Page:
When we talk about bubbles and wine, the conversation inevitably always begins with Champagne, heralded by many as the king of sparkling wine. Of course, I’m talking about the real deal, which can only come from the Champagne region in France. It’s renowned for good reasons—Champagne is elegant and remarkably versatile, sure to pair with any occasion, and expressive of world-famous terroir—but a big price tag often comes with such prestige.
Fortunately, the category of affordable sparkling wine is almost as big as the world of sparkling wine itself. Every wine-producing region on earth makes sparkling wine, so finding both quality and value in bubbly wines doesn’t take much effort.
You don’t even have to leave Champagne’s native country to find interesting and good-valued bubbly. Beautiful sparklers are made throughout all of France, and are just as versatile on celebratory occasions like New Year’s Eve. These bottles will be marked with crémant on their labels, which indicates the wines were made using the traditional method, with a second fermentation that occurs in the bottle—the same way Champagne is made. My favorites include Crémant d’Alsace, Crémant de Loire, and Crémant de Bourgogne—all elegant options easily found in local wine shops.
Some of my go-to affordable bubbly outside of France includes cava from Spain, German sekt, and Italian prosseco—all entirely accessible and affordable. Sparklers from California and Oregon, and other areas of the world make great inexpensive options as well. Even wineries in off-the-beaten-path places like New Mexico and right here in New Jersey are making high-quality sparkling wine these days.
No matter what type of sparkling wine you opt for, be sure to serve them chilled, and always be aware of what direction you’re pointing the bottle when it comes time to open it. Yes, it is entirely possible to shoot out somebody’s eye or launch a cork into a light bulb. Especially if it isn’t the first bottle of the night.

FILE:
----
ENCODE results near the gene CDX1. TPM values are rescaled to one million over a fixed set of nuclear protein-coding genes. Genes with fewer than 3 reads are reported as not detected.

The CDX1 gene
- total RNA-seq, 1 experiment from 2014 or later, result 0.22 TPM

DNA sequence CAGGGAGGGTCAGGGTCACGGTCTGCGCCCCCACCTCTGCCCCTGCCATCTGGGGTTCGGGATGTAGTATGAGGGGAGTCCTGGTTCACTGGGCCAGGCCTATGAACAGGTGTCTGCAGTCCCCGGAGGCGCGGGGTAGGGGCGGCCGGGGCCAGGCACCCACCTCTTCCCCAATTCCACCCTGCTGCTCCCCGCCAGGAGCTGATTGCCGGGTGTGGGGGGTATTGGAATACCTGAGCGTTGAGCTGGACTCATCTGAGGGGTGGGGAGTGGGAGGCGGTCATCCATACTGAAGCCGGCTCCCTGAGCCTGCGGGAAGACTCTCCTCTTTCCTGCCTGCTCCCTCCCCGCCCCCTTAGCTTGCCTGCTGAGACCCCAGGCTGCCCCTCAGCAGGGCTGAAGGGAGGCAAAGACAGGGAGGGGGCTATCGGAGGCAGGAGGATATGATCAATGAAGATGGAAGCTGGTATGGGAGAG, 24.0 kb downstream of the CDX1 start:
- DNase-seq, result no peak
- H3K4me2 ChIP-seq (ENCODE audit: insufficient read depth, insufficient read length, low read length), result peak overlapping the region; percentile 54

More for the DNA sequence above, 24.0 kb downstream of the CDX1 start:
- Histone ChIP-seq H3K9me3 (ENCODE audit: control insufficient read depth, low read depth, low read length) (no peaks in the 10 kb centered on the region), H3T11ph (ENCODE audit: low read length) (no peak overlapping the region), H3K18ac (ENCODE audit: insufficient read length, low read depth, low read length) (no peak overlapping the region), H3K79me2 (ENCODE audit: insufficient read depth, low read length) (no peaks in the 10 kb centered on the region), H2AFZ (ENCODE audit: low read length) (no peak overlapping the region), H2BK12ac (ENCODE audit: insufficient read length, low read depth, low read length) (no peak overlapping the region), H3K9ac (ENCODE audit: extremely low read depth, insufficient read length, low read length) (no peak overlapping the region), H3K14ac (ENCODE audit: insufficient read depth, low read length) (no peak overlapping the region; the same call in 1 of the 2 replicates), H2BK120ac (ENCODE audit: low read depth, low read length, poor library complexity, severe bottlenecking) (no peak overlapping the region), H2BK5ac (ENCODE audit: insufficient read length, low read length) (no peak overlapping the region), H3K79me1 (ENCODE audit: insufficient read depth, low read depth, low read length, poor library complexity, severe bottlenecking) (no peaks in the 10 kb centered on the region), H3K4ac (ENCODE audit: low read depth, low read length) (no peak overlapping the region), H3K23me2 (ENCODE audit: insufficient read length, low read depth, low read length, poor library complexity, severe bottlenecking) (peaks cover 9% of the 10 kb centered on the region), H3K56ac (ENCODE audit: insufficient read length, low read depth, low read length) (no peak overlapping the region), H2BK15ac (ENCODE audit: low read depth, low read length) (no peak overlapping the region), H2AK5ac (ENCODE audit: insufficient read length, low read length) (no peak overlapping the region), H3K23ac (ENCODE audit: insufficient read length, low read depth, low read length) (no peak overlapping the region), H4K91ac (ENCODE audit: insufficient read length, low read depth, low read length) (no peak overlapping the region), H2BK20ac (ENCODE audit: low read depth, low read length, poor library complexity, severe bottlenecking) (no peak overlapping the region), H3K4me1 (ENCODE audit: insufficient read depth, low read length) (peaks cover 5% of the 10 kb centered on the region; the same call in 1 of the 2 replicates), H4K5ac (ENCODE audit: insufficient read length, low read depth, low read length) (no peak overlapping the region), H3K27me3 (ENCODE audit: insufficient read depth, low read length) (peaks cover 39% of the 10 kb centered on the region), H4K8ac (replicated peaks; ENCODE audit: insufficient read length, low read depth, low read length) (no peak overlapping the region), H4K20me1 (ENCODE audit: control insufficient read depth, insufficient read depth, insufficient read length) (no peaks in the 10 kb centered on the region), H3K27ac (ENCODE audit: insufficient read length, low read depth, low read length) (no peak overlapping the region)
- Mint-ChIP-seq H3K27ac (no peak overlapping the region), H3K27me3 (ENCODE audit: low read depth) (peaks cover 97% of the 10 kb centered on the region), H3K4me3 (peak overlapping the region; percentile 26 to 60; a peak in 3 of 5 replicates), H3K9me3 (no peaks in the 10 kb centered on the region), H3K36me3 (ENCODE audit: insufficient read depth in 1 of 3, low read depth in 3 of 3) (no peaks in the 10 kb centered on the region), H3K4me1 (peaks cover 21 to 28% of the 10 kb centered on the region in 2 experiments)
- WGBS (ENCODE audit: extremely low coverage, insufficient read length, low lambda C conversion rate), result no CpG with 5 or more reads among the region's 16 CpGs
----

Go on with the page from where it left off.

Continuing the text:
I’ve found the easiest and most reliable method of opening a bottle of pressurized wine is to hold the cork in one hand and the bottom of the bottle in the other. Twist the bottle, not the cork, and it should open with ease and without any injuries. A bottle of sparkling wine should open with a whisper and not a bang, as the old adage goes.
Sparkling wines are all too often the hallmark beverage of celebrations. But you should be able to indulge in a glass of any of these kinds of affordable bubbly any day of the week, or if you prefer, everyday. Have a glass with pancakes or potato chips, while binge-watching your favorite Netflix show, or for really no reason at all.
Laurent-Perrier La Cuvée Champagne Brut, $40
An affordable option from Champagne, this elegant new cuvée from Laurent-Perrier is creamy on the nose, with juicy flavors of apple and lemon with a mineral-driven finish. A blend of 55% chardonnay, 25% pinot noir and 10% pinot meunier.
Clotilde Davenne Extra Brut Crémant de Bourgogne, $25
Delightful and ripe, with intense flavors of green apple, lime and brioche, and a crisp and complex finish. A steal for a quality French sparkler.
Valentin Zusslin Crémant d’Alsace Brut Zéro, $30
From a biodynamic producer, this bone-dry bubbly has notes of apricots and white flowers on the nose, with tangy acidity on the finish that makes it especially food-friendly. A blend of auxerrois, pinot gris, and chardonnay.
William Heritage Estate Reserve Vintage Brut 2014, $40
Outer Coastal Plain, New Jersey
Arguably the Garden State’s finest bottle of bubbly, this wine is a blend of 69% chardonnay and 31% pinot noir. Crisp and fresh, with baked apple pastry and almond aromas. (In September, it was awarded a 90-point score by The Wine Advocate, making it the first New Jersey wine to be awarded such a high score by the journal.)
Duck Pond Sparkling Blanc de Noir Brut 1996, $58
Willamette Valley, Oregon
An excellent vintage sparkling wine that has only gotten more elegant with age. Made with 100% pinot noir, this bubbly is savory and toasty, with notes of grass and ginger, and a pleasant creaminess on the finish.